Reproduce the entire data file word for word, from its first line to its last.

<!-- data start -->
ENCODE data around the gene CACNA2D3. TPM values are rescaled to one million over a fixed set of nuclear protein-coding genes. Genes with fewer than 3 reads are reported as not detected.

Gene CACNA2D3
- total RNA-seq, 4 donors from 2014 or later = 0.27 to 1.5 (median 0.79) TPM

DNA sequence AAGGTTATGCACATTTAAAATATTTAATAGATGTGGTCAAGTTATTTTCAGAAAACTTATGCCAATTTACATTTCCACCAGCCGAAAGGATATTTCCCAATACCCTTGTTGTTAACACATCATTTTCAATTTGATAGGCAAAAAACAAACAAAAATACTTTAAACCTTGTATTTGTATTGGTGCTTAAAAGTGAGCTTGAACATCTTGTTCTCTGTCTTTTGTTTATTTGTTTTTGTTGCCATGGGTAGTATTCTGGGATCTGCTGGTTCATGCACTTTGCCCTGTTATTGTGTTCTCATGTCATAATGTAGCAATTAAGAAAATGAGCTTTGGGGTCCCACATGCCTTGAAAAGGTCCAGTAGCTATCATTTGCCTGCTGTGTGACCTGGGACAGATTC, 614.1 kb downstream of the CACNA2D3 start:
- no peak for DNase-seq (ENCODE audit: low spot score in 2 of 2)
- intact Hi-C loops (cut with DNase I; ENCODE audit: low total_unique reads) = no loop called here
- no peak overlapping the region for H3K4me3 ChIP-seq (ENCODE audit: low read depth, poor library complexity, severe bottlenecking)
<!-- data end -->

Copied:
ENCODE data around the gene CACNA2D3. TPM values are rescaled to one million over a fixed set of nuclear protein-coding genes. Genes with fewer than 3 reads are reported as not detected.

Gene CACNA2D3
- total RNA-seq, 4 donors from 2014 or later = 0.27 to 1.5 (median 0.79) TPM

DNA sequence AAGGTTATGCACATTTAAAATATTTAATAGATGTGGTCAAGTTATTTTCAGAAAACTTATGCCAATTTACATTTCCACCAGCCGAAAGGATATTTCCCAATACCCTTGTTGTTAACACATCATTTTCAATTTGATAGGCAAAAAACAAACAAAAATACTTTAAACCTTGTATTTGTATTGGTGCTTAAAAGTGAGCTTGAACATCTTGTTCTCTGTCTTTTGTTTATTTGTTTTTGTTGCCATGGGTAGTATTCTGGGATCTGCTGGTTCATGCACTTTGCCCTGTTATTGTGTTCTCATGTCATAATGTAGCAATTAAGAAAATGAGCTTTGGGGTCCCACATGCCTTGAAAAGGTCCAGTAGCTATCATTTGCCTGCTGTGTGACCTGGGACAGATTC, 614.1 kb downstream of the CACNA2D3 start:
- no peak for DNase-seq (ENCODE audit: low spot score in 2 of 2)
- intact Hi-C loops (cut with DNase I; ENCODE audit: low total_unique reads) = no loop called here
- no peak overlapping the region for H3K4me3 ChIP-seq (ENCODE audit: low read depth, poor library complexity, severe bottlenecking)